Similarly, in New York State Nurses Association v. Montefiore Medical Center, No. 20-CV-3122 (JMF), 2020 WL 2097627 (S.D.N.Y. May 1, 2020), the court denied a nurses’ union’s request for a preliminary injunction to force a private hospital to take steps to protect nurses from COVID-19, including increased availability of personal protective equipment, on-demand testing, and other things. The court held that such an injunction “would ‘unduly interfere’ with the hospital's ‘ability to make business decisions’ at a time when the judicial interference could be particularly problematic.” Id. at *3 (quoting Niagara Hooker Emps. Union v. Occidental Chem. Corp., 935 F.2d 1370, 1378 (2d Cir. 1991)).
However, the novelty of the COVID-19 pandemic cut against an employer in another recent decision involving a constructive discharge allegation. In Brooks v. Corecivic of Tennessee LLC, No. 20-CV-994 DMS (JLB), 2020 WL 5294616 (S.D. Cal. Sept. 4, 2020), a former employee of a private operator of a correctional facility alleged that she had been compelled to resign from her position because of her employer’s failure to maintain a safe working environment. Her claims were brought under California law as wrongful constructive termination in violation of public policy, negligent supervision, and intentional infliction of emotional distress. (Diversity jurisdiction supplied jurisdiction to the federal court.)
The court allowed the claim to proceed and denied an early motion to dismiss because any determination as to the reasonableness of the correctional facility’s safety efforts would be inherently fact-bound given the ever-shifting nature of the country’s pandemic response: “Given the novelty of the coronavirus at the time of Plaintiff's resignation, scientists and medical professionals were struggling to provide clear guidance on how best to protect against it. As a result, the guidance provided at local, state and national levels by appropriate medical authorities and political leaders was confusing, if not conflicting, at times, and rapidly evolving.” Id. at *5. Accordingly, the timing of various recommendations by state and federal health agencies and how they were implemented by the employer were therefore critical facts that would have to be determined to decide the plaintiff’s constructive discharge claim, ultimately rendering the claim inappropriate for a motion to dismiss. Id.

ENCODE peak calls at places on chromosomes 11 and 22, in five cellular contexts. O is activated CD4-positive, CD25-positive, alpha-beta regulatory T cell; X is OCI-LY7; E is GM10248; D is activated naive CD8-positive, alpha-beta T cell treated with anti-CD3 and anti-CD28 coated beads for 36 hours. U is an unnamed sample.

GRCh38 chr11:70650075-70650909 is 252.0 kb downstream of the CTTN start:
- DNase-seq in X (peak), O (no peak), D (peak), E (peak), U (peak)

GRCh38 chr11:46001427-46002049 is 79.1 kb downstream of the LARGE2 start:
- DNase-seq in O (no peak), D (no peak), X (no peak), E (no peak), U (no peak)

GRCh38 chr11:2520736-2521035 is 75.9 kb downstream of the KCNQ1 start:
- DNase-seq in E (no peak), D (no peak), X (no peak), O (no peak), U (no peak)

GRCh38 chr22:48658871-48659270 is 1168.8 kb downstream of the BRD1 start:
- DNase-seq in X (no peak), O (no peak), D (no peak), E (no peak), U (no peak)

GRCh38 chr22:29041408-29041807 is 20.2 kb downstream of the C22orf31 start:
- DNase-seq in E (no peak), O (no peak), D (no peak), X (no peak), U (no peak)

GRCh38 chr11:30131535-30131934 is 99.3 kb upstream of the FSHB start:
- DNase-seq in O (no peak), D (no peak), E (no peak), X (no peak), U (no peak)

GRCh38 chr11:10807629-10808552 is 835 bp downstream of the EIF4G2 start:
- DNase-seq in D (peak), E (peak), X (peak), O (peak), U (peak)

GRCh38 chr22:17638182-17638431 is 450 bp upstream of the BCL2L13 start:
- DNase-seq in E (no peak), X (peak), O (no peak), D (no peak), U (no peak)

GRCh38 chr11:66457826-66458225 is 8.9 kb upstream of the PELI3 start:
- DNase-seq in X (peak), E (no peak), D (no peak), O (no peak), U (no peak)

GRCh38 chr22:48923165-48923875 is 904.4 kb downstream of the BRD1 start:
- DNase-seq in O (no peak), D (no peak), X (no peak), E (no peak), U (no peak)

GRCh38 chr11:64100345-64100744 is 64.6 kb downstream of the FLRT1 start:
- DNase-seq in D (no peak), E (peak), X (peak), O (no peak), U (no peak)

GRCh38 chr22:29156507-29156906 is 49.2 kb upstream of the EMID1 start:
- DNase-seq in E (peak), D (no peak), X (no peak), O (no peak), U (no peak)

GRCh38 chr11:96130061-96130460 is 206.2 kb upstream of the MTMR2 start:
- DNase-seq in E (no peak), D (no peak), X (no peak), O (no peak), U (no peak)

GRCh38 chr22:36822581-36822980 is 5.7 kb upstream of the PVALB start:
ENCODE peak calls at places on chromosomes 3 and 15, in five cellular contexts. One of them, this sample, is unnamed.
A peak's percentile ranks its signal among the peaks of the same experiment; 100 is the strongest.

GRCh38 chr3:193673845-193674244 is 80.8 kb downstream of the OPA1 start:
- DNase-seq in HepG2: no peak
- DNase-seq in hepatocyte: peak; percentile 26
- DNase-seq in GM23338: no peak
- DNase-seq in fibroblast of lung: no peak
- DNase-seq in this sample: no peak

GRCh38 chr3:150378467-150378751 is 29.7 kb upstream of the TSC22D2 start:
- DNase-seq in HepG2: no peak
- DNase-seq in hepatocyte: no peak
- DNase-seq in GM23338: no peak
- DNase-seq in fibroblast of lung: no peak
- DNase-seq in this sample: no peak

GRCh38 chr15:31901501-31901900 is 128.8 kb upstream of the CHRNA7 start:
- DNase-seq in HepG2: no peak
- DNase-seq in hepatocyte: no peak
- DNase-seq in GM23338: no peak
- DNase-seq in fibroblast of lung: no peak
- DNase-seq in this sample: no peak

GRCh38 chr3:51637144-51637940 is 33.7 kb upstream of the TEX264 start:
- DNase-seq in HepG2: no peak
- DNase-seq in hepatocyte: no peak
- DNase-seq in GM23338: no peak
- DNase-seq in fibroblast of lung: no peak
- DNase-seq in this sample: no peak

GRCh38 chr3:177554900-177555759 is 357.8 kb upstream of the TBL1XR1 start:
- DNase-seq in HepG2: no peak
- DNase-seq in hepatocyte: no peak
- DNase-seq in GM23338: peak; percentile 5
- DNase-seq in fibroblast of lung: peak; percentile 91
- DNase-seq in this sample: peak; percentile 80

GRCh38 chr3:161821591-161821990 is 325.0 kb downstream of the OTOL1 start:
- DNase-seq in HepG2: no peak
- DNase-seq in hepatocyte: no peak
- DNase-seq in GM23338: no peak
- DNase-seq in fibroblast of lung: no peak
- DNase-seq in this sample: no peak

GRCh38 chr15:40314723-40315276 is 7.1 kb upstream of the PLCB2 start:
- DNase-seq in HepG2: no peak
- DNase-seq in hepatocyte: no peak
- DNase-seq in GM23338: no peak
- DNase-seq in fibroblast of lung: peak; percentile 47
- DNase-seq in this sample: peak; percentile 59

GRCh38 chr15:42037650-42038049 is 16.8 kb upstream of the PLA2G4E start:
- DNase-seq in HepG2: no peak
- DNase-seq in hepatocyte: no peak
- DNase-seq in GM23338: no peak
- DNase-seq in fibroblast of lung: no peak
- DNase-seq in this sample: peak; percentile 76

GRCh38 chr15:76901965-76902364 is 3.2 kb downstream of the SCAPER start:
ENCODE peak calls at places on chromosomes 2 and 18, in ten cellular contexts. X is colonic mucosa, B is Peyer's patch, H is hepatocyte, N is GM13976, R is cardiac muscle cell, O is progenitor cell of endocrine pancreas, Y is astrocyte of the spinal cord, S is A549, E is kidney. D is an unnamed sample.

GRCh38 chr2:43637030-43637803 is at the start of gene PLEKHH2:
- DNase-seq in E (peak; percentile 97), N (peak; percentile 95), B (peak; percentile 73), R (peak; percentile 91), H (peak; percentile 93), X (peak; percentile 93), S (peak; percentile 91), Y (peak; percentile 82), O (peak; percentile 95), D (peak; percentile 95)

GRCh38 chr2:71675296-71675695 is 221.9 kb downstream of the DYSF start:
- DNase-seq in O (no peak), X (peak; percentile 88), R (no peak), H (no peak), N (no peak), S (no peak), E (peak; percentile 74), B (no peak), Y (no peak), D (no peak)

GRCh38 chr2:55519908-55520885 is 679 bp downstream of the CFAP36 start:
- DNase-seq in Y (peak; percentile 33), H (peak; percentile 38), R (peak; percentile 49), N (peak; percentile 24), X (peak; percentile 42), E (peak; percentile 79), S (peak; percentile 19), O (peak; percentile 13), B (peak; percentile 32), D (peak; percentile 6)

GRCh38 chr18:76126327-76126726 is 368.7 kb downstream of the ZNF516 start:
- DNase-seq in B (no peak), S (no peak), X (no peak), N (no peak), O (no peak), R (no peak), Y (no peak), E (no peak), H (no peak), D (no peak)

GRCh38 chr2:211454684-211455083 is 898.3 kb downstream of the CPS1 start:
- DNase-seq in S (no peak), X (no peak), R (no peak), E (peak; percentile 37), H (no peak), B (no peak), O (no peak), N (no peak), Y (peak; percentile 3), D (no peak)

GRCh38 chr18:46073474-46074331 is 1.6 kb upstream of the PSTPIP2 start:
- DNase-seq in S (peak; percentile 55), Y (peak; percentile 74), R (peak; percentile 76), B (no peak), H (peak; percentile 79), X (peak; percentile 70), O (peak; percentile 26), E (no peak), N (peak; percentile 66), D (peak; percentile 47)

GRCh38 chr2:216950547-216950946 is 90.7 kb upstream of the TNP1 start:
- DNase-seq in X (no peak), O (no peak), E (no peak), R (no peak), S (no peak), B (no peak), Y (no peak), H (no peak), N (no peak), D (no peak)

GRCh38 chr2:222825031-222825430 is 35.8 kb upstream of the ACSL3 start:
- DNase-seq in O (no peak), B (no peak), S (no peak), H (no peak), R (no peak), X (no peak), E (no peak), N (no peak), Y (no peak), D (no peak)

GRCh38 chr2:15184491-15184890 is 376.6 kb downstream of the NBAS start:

Early Decisions Relating to Leave And Retaliation Claims
Early decisions relating to leave and retaliation issues have tended to focus on untangling the alphabet soup of pandemic-relief legislation that was overlaid on top of other federal employment statutes. The interplay among those statutes can sometimes lead to surprising results. For example, in Gomes v. Steere House, No. 20-CV-270-JJM-PAS, 2020 WL 6397930 (D.R.I. Nov. 2, 2020), the court held that an employee could maintain an FMLA retaliation claim based on her request for leave under that statute, even though she would not have been eligible for those benefits because her leave claim resided under a different statute. In that case, a Licensed Practical Nurse alleged that she was terminated from her employment at a nursing and rehabilitation center in retaliation for invoking her rights under the FMLA. Her employer argued that she was not entitled to leave under the FMLA or the Emergency Family and Medical Leave Act, which amended the FMLA to provide paid leave for employees who need to care for children who become sick with COVID-19. Id. At issue was whether the plaintiff had availed herself of a protected right under the FMLA.